Two college guys just recently got arrested for a UFO hoax. You can watch the news reel online: http://www.yahoo.com/?r956=1238991604
But there are so many problems here. Seriously? A UFO hoax – on April Fool’s Day no less! There’s a very strong part of me that says, look, if you got taken by a practical joke (and believe me, I have!) then you suck up and laugh with everyone else. You don’t arrest the offending party. These guys weren’t even streaking anywhere, for God’s sakes!
And all this coverage – including them getting arrested – really puts a damper on my own plans. When I was a kid my father taught me how to make a “UFO”. (My grandfather taught me how to catch vultures and monkeys (not at the same time), so being taught how to make a UFO didn’t seem out of the ordinary in my family.) While my Dad did warn me that several people who had made and launched fake UFOs in the past had brought the FBI to their doorsteps, I never fully believed this. And have subsequently had ‘make and launch fake UFO’ on my bucket list since I was small. You know, just one of those ‘when the time is right’ ideas tucked in the back of my head.
My UFO begins with candles, Balsa wood, and dry cleaning bags (they shimmer, oooooh). Then they get arranged into a hot air balloon set up. And hopefully it ends with Tommy Lee Jones and Will Smith wiping my memory with one of those handy red zap sticks. (Of course, if they wipe my memory, I’ll just do it again, the next time the wind is right.)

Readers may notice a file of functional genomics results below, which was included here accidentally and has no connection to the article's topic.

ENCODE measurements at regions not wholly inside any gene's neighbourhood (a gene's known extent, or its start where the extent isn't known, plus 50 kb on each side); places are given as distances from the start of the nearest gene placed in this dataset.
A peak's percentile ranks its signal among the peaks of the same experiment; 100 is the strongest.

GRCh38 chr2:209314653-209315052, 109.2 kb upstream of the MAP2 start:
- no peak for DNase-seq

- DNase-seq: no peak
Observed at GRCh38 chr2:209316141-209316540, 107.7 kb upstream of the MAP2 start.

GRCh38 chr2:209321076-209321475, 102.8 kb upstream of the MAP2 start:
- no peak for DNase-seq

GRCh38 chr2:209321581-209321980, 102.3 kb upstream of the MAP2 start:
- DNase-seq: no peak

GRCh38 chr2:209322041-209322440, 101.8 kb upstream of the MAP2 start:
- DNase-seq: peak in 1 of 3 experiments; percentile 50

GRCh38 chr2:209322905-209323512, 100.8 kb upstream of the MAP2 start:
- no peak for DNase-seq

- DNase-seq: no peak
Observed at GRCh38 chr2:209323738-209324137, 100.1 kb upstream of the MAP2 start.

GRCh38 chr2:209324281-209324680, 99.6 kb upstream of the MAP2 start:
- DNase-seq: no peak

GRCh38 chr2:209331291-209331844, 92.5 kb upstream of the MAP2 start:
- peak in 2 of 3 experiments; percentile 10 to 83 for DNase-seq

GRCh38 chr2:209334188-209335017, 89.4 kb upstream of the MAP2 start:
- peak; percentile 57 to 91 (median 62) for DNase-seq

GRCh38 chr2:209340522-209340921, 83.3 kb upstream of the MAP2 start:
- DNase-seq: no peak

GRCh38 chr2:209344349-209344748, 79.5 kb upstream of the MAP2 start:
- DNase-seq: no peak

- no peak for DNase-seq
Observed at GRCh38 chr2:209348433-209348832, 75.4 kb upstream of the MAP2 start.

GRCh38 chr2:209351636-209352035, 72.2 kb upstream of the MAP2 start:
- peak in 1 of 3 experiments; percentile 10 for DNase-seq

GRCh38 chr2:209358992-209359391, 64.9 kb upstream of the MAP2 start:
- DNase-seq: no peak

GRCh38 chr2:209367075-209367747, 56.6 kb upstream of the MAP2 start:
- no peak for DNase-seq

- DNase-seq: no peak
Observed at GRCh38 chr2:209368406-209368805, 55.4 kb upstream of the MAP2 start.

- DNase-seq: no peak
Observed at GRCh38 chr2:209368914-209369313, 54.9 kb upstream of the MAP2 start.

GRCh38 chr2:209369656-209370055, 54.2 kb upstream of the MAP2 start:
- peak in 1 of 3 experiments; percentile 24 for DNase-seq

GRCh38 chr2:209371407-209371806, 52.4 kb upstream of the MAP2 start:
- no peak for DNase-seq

But, I am afraid that this “hoax” just bumped ‘make UFO’ to my real bucket list – like when I’m really dying and being arrested won’t matter much. There’s an argument about whether the guys were arrested for fooling the public (stupid public!) or for endangering people. Yeah, yeah I get it – it’s not right to send lit road flares into the sky tied to balloons. They might land on a roof and burn a house down. Blah blah blah. Hey, what’s a little risk if it’s fun? Besides, they sent up road flares – that’s dangerous. It could cause some trouble, but candles? dry-cleaner bags? that’s just standard good fun.
What makes it still so tempting is that at one point in the article there’s a question as to whether the guys are only facing misdemeanor charges – which carry a $98 fine. Well, hell, I’ve got that in my back pocket. That really makes me want to launch my UFOs anyway. I can just hand the fine over to the judge and say “That was fun! It was so worth $98!” Unfortunately, this begs the question: How much does ‘contempt of court’ cost?
While the college students who did this have been hailed as ‘bright, but stupid’ just for launching the things, part of the issue is that they made (and posted online!) videos of them making and launching the “UFO”s. So, of course they weren’t really trying to make anyone truly believe the aliens were coming.
Again, I am kind of shooting myself in the foot here by announcing that I’d like to build a “UFO”, too. So that puts a damper on my project for a long while. Bummer.
After all this, I think maybe the aliens should come. Far scarier than people thinking these were actual UFOs, or even the very real possibility that someone’s house might catch on fire, is the fact that the news reel repeatedly called the contraptions ‘bright’ and ‘intelligent’, and the hoax referred to as ‘elaborate’. Dude, it was a couple flares tied to balloons! Literally, it’s not rocket science.
Ah hell. Bring $98. See you outside after it gets dark!
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